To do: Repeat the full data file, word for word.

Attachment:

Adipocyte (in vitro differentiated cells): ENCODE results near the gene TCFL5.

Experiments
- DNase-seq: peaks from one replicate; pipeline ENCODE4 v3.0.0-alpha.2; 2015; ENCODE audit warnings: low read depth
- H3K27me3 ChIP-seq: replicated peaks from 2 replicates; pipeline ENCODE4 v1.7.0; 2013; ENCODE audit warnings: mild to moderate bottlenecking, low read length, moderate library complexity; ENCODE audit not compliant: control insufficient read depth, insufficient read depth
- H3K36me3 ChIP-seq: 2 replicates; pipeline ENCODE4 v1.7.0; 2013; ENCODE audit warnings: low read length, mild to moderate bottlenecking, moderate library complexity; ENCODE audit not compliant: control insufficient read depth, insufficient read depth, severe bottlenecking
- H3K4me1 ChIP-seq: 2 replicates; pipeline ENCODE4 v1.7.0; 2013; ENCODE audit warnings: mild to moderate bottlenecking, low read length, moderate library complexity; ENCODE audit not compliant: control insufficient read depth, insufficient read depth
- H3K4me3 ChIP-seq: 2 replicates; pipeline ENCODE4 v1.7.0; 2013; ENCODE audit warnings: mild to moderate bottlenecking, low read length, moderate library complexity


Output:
Adipocyte (in vitro differentiated cells): ENCODE results near the gene TCFL5.

Experiments
- DNase-seq: peaks from one replicate; pipeline ENCODE4 v3.0.0-alpha.2; 2015; ENCODE audit warnings: low read depth
- H3K27me3 ChIP-seq: replicated peaks from 2 replicates; pipeline ENCODE4 v1.7.0; 2013; ENCODE audit warnings: mild to moderate bottlenecking, low read length, moderate library complexity; ENCODE audit not compliant: control insufficient read depth, insufficient read depth
- H3K36me3 ChIP-seq: 2 replicates; pipeline ENCODE4 v1.7.0; 2013; ENCODE audit warnings: low read length, mild to moderate bottlenecking, moderate library complexity; ENCODE audit not compliant: control insufficient read depth, insufficient read depth, severe bottlenecking
- H3K4me1 ChIP-seq: 2 replicates; pipeline ENCODE4 v1.7.0; 2013; ENCODE audit warnings: mild to moderate bottlenecking, low read length, moderate library complexity; ENCODE audit not compliant: control insufficient read depth, insufficient read depth
- H3K4me3 ChIP-seq: 2 replicates; pipeline ENCODE4 v1.7.0; 2013; ENCODE audit warnings: mild to moderate bottlenecking, low read length, moderate library complexity